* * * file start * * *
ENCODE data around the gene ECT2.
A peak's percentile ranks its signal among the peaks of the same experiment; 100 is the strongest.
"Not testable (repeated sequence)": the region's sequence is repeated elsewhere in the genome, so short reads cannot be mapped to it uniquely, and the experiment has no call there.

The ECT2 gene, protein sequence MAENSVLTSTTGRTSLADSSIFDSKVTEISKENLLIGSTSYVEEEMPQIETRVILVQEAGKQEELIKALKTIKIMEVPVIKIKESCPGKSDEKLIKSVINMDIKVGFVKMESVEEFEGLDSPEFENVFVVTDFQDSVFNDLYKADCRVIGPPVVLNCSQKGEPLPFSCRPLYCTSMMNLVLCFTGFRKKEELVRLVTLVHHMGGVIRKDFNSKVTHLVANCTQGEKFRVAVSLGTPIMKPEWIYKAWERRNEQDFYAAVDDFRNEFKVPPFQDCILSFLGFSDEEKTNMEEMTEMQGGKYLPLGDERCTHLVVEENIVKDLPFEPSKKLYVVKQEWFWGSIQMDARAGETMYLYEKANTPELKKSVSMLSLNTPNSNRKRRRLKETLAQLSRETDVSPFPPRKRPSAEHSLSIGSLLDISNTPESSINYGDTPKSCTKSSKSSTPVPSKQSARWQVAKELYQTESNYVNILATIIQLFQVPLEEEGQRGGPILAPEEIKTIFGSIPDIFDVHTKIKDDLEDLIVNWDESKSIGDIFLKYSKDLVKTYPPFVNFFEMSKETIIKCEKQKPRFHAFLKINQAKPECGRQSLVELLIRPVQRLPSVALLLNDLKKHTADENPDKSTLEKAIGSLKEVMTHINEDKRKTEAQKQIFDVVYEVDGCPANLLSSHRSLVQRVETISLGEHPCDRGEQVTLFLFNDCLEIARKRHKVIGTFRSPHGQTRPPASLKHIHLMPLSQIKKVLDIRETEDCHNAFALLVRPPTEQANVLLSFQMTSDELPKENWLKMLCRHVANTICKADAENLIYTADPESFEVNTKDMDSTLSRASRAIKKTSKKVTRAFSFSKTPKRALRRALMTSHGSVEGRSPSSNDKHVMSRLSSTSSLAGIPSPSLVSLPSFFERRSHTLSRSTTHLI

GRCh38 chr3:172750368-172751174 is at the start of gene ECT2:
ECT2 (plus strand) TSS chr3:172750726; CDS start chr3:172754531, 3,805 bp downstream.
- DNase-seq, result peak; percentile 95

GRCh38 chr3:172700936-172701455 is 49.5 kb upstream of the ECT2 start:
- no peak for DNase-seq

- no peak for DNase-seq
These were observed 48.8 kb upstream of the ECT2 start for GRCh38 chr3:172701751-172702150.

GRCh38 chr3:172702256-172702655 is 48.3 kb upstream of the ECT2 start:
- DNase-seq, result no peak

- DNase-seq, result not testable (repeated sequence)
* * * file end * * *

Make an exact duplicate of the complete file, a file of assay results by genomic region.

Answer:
ENCODE data around the gene ECT2.
A peak's percentile ranks its signal among the peaks of the same experiment; 100 is the strongest.
"Not testable (repeated sequence)": the region's sequence is repeated elsewhere in the genome, so short reads cannot be mapped to it uniquely, and the experiment has no call there.

The ECT2 gene, protein sequence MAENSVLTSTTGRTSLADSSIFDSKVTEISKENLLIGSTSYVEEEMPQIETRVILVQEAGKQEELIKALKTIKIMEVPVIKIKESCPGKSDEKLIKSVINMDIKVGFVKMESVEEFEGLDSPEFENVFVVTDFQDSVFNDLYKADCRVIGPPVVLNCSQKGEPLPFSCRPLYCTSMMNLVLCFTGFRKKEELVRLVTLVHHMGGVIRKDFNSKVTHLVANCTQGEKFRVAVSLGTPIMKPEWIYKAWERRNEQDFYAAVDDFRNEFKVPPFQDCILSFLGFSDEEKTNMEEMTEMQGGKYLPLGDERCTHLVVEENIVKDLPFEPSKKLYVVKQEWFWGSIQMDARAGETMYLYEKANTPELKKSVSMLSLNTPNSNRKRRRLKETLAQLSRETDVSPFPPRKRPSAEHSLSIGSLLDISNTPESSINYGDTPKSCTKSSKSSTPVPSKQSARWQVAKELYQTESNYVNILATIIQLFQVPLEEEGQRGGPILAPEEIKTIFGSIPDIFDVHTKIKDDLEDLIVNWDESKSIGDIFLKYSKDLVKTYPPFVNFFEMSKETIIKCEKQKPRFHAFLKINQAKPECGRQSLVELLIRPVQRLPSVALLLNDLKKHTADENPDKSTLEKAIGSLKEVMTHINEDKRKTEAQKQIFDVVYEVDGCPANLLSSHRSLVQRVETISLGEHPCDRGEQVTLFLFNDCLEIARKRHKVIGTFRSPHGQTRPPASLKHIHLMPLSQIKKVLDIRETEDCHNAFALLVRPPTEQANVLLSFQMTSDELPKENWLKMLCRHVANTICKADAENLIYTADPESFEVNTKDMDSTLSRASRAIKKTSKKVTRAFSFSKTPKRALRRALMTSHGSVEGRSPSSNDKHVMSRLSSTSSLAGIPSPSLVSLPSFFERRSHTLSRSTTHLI

GRCh38 chr3:172750368-172751174 is at the start of gene ECT2:
ECT2 (plus strand) TSS chr3:172750726; CDS start chr3:172754531, 3,805 bp downstream.
- DNase-seq, result peak; percentile 95

GRCh38 chr3:172700936-172701455 is 49.5 kb upstream of the ECT2 start:
- no peak for DNase-seq

- no peak for DNase-seq
These were observed 48.8 kb upstream of the ECT2 start for GRCh38 chr3:172701751-172702150.

GRCh38 chr3:172702256-172702655 is 48.3 kb upstream of the ECT2 start:
- DNase-seq, result no peak

- DNase-seq, result not testable (repeated sequence)